Riddle openly wore the ring at Hogwarts after these events, as seen on his hand in a memory provided by Potions Master Horace Slughorn. Riddle then questioned Slughorn about Horcruxes, particularly what would happen to the wizard that created more than one. By this point, Riddle had already created his first Horcrux, his childhood diary, with the murder of a fellow student named Myrtle. At some point shortly before or after his graduation from Hogwarts, Riddle used the murder of his father, Tom Riddle Sr. to turn the ring into a Horcrux. After that, he lost interest in wearing it any longer and chose to return it to the very place he had stolen it from: the Gaunt shack. He placed the ring inside a golden box and hid it beneath the shack's rotting floorboards. He then set up many protective enchantments to deter outsiders from entering the shack and finding the ring. He also placed a powerful curse on the ring as well, one that would quickly lead to the death of the ring's wearer if not stemmed. The ring was left there in the ruin of the Gaunt shack for many decades to come.
Destruction by Albus DumbledoreEdit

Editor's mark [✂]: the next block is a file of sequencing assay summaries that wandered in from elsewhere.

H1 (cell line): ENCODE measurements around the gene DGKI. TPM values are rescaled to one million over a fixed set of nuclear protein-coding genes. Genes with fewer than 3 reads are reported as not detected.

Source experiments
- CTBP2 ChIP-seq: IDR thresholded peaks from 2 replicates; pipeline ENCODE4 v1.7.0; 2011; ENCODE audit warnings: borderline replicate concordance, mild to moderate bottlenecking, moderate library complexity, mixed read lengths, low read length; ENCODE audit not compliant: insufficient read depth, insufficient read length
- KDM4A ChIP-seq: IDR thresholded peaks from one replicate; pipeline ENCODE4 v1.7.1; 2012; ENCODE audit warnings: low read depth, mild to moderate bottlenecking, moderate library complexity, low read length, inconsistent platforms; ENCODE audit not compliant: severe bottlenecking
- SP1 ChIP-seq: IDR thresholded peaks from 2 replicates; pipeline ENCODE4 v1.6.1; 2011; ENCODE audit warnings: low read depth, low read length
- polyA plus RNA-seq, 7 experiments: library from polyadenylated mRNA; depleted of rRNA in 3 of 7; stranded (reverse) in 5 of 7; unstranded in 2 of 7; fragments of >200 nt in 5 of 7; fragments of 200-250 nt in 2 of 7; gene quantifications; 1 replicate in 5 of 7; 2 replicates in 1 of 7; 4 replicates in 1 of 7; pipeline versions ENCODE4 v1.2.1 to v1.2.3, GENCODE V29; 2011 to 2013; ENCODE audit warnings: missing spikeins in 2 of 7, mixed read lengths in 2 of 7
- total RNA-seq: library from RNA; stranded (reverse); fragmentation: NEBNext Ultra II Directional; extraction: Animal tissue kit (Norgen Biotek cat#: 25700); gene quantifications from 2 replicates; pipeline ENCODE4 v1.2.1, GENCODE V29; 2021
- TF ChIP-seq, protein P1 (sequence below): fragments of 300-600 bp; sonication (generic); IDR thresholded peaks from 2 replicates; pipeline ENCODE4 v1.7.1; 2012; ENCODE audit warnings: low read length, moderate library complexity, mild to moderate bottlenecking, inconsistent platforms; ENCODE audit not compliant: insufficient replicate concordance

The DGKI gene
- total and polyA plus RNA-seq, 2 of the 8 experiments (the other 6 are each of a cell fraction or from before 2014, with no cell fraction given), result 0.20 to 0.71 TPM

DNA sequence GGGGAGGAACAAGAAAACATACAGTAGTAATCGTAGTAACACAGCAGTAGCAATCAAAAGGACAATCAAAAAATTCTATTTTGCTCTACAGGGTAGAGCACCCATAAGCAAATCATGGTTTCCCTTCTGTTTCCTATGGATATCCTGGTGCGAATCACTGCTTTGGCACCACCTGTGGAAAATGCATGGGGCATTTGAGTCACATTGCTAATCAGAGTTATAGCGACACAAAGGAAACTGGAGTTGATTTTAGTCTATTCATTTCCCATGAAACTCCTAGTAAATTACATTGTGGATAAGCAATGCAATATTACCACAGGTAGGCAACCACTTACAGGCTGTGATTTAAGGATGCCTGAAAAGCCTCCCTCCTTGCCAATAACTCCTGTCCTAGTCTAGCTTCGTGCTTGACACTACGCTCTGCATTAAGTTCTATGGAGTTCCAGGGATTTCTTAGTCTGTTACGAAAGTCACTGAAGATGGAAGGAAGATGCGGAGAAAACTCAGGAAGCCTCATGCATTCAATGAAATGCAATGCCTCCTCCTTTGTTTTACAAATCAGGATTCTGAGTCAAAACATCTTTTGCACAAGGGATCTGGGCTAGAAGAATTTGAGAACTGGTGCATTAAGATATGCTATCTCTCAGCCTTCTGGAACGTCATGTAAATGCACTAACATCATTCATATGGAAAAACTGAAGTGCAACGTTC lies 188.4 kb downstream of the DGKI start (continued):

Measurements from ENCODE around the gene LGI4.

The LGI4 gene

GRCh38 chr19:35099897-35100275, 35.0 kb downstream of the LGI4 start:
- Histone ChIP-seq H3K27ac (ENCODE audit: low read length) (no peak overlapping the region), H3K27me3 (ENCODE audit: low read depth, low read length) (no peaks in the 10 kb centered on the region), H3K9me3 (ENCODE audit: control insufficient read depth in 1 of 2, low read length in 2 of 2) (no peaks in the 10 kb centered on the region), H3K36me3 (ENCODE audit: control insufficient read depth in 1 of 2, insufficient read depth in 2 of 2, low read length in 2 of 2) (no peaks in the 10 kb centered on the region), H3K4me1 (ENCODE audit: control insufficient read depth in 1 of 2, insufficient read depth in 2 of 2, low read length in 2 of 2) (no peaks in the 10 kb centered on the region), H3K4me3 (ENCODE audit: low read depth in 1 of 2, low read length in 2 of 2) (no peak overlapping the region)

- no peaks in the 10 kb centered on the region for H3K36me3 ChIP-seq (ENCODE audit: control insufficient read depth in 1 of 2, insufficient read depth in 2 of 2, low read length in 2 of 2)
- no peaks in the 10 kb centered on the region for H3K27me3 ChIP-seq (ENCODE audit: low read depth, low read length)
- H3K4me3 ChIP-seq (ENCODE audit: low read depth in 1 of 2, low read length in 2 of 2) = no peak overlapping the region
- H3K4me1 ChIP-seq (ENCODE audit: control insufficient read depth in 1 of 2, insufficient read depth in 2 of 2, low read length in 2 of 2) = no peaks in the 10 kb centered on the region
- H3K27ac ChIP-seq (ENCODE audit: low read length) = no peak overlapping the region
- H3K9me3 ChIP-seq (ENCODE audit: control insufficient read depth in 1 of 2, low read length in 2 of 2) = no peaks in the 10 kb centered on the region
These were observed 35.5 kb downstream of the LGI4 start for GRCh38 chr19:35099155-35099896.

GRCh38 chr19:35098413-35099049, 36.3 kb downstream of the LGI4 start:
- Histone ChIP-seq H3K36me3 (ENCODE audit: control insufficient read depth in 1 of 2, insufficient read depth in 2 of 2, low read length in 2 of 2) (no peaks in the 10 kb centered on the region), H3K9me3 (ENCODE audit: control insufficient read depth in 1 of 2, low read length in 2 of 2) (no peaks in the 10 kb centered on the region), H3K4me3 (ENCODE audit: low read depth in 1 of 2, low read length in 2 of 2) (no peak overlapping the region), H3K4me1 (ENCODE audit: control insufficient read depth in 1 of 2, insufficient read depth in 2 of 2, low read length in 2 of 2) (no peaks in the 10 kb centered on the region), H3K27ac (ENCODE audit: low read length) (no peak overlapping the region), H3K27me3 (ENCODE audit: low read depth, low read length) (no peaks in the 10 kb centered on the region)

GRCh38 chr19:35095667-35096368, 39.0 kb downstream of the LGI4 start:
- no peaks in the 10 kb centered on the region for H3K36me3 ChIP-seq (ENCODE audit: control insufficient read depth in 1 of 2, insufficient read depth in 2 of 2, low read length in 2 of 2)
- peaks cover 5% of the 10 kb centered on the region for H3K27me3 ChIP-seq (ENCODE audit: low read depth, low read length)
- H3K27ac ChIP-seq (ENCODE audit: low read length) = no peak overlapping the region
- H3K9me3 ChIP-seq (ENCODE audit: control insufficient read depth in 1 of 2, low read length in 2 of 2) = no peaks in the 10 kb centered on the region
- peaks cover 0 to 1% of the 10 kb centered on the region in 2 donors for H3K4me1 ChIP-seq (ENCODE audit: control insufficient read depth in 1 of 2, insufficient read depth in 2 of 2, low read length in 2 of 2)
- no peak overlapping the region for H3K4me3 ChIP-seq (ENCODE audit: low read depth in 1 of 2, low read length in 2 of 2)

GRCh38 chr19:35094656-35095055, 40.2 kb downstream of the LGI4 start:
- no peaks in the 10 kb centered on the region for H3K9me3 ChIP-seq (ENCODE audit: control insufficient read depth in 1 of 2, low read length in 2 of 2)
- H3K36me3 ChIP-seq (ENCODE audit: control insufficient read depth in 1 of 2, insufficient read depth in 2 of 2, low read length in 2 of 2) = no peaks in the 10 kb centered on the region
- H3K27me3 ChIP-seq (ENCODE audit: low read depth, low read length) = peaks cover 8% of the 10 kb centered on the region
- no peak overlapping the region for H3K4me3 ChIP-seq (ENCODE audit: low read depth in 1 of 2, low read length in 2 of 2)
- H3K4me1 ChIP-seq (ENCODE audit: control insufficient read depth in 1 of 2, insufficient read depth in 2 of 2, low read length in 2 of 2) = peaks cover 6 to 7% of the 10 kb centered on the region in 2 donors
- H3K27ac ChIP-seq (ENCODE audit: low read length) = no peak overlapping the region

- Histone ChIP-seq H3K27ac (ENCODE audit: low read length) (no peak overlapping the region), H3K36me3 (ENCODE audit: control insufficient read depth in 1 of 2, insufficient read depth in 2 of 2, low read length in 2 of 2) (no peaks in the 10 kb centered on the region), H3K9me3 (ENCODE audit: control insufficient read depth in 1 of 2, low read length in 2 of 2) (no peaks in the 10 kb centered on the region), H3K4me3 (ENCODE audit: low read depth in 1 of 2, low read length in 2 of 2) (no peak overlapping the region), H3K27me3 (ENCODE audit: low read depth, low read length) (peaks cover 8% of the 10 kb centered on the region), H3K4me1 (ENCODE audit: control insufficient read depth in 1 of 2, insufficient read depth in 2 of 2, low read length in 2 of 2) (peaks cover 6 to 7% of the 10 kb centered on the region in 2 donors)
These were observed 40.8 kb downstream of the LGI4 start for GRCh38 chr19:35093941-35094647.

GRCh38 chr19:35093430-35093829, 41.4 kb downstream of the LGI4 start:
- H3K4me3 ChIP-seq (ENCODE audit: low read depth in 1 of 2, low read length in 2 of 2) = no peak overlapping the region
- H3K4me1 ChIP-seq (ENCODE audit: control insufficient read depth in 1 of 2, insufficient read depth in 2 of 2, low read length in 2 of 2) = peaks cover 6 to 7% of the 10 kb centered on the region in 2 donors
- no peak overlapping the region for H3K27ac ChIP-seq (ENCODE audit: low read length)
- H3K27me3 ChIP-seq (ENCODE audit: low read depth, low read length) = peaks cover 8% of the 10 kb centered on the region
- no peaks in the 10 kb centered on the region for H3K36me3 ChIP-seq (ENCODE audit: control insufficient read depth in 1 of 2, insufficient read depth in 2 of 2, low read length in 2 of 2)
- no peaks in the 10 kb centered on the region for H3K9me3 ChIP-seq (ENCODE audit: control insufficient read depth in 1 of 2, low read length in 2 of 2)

In 1996, Albus Dumbledore continued investigating Riddle's obsession with immortality and his fascination with Horcruxes. Dumbledore suspected that a good place to look for one of Riddle's Horcruxes would be the Gaunt shack, considering its importance to Riddle's past. Dumbledore traveled to Little Hangleton and found the remains of the shack, hidden amongst many weeds and brush. Dumbledore succeeded in passing through the enchantments protecting the shack and discovered the golden box holding the ring beneath the shack's floorboards. He brought the sword of Godric Gryffindor with him as it now had the power to destroy Horcruxes since Harry had used it to kill the Basilisk in the Chamber of Secrets, which imbued the blade with the Basilisk's venom.
However, Dumbledore recognised the symbol of the Deathly Hallows on the ring's black stone and recognised it as the Resurrection Stone, something for which Dumbledore had searched for the greater part of his life. Hoping to revive his dead family members (particularly his sister Ariana Dumbledore), he disregarded the ring's status as a Horcrux and put it on. This enacted the ring's deadly curse, and it began to quickly spread through Dumbledore's body, starting with the hand on which he had put the ring. Dumbledore got the ring off and used Godric Gryffindor's Sword to crack the Resurrection Stone, believing this might stop the curse from spreading.